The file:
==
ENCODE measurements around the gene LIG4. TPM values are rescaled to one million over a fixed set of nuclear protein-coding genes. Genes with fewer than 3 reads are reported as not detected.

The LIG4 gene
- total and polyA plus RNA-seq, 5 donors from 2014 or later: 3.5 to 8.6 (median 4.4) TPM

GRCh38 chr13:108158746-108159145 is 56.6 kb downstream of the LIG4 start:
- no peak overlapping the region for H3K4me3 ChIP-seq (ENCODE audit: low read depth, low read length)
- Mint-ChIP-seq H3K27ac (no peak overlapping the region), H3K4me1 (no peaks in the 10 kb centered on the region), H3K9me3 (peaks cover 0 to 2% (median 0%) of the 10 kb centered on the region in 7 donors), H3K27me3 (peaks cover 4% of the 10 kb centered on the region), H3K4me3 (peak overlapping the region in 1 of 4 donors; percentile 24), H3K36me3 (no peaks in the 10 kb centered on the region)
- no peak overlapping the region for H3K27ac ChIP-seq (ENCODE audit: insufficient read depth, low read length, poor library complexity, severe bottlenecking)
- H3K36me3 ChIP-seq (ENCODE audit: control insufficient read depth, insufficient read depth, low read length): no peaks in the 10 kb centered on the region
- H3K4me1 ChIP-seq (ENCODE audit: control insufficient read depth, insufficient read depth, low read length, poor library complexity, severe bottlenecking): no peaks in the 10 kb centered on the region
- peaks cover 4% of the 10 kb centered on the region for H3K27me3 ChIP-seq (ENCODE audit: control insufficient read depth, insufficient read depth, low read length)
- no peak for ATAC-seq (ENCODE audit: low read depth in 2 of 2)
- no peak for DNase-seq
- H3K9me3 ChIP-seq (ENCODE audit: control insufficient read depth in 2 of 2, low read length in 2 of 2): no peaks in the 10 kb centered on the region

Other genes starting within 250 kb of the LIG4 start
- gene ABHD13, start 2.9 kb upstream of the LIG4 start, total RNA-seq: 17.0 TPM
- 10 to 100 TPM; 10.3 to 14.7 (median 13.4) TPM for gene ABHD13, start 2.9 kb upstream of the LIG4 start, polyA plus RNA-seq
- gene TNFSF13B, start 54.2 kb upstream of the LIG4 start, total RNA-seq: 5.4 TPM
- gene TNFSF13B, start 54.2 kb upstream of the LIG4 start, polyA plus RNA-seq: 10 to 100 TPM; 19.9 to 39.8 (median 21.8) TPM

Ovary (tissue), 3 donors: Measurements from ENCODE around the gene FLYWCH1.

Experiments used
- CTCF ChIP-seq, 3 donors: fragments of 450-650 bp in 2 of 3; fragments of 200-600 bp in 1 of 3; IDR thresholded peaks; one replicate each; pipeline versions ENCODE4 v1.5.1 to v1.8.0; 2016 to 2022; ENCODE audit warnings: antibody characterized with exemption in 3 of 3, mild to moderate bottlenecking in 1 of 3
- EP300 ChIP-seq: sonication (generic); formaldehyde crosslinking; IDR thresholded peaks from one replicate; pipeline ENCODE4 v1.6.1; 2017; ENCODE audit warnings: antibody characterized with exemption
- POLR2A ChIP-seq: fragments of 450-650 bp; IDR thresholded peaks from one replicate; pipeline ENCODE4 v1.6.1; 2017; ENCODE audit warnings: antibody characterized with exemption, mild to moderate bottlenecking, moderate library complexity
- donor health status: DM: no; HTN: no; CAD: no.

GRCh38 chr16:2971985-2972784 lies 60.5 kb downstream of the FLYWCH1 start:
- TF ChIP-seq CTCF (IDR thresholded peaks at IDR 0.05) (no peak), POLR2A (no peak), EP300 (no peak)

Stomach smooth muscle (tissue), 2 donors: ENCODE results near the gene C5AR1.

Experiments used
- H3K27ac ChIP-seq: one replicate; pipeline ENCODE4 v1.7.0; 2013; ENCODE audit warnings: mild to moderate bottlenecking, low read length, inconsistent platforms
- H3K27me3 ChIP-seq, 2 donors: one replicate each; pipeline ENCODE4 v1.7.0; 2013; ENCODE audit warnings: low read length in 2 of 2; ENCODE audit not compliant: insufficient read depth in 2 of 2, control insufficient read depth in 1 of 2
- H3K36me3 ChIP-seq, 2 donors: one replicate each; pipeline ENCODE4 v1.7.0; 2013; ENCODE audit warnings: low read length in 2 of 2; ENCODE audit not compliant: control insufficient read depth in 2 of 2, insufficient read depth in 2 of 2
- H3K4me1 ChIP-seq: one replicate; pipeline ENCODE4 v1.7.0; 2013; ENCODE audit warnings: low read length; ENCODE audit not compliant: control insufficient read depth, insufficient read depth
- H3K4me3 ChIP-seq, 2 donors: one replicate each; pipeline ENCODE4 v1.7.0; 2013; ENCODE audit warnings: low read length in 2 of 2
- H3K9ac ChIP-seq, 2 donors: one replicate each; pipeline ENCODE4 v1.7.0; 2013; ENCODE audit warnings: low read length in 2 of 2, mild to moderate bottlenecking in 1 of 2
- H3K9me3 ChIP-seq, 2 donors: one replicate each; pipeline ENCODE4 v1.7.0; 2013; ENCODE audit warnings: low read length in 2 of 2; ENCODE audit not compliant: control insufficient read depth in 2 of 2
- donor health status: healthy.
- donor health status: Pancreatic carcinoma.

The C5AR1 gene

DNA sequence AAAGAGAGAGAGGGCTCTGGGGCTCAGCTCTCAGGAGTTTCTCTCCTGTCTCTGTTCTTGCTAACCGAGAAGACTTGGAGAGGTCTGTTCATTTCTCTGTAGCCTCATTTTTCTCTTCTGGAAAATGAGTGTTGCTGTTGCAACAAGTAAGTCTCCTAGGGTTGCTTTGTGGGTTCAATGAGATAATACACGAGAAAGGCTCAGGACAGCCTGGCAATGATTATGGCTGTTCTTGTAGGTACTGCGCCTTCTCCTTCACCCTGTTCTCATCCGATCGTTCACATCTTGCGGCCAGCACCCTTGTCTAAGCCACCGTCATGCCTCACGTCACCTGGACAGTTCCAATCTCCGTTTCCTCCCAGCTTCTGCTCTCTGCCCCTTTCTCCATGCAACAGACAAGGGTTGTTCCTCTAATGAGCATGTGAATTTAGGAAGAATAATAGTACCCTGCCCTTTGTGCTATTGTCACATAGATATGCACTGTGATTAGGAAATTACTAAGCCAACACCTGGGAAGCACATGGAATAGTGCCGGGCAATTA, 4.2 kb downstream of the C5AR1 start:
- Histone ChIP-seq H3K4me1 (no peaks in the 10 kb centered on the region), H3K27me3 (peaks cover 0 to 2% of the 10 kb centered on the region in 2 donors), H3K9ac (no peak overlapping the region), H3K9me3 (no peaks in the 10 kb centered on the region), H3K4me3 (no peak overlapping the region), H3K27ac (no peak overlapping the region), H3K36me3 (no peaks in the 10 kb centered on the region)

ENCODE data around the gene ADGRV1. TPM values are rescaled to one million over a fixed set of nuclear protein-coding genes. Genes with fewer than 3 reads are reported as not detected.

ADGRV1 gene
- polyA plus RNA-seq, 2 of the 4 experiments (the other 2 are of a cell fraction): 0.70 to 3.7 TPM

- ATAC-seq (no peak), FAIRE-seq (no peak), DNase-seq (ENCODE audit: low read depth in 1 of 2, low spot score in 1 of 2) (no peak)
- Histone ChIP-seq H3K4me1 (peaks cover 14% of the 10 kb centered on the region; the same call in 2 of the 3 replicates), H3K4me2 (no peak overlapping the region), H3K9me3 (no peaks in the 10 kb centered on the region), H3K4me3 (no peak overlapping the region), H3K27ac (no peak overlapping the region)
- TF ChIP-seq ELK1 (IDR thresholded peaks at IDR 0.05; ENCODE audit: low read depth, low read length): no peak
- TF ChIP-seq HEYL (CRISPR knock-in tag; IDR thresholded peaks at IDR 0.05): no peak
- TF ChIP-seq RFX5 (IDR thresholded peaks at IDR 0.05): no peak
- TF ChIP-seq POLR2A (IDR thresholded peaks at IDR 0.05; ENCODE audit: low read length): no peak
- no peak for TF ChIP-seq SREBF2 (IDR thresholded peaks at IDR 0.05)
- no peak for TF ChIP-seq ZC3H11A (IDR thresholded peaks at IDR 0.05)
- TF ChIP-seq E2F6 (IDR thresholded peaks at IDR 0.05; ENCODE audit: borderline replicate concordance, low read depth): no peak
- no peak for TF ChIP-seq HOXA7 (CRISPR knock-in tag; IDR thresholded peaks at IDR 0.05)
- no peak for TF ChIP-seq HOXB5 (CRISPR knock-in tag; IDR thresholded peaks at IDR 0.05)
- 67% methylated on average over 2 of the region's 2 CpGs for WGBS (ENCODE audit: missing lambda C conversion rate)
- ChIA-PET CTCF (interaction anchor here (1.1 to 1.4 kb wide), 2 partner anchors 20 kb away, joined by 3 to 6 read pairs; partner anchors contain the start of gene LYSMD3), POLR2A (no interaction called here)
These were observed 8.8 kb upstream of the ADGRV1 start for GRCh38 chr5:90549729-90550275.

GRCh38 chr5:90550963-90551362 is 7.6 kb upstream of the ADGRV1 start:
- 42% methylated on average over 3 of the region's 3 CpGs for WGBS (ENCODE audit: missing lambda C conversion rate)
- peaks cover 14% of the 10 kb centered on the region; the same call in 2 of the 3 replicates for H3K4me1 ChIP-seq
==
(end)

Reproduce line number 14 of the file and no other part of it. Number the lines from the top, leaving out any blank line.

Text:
Other genes starting within 250 kb of the LIG4 start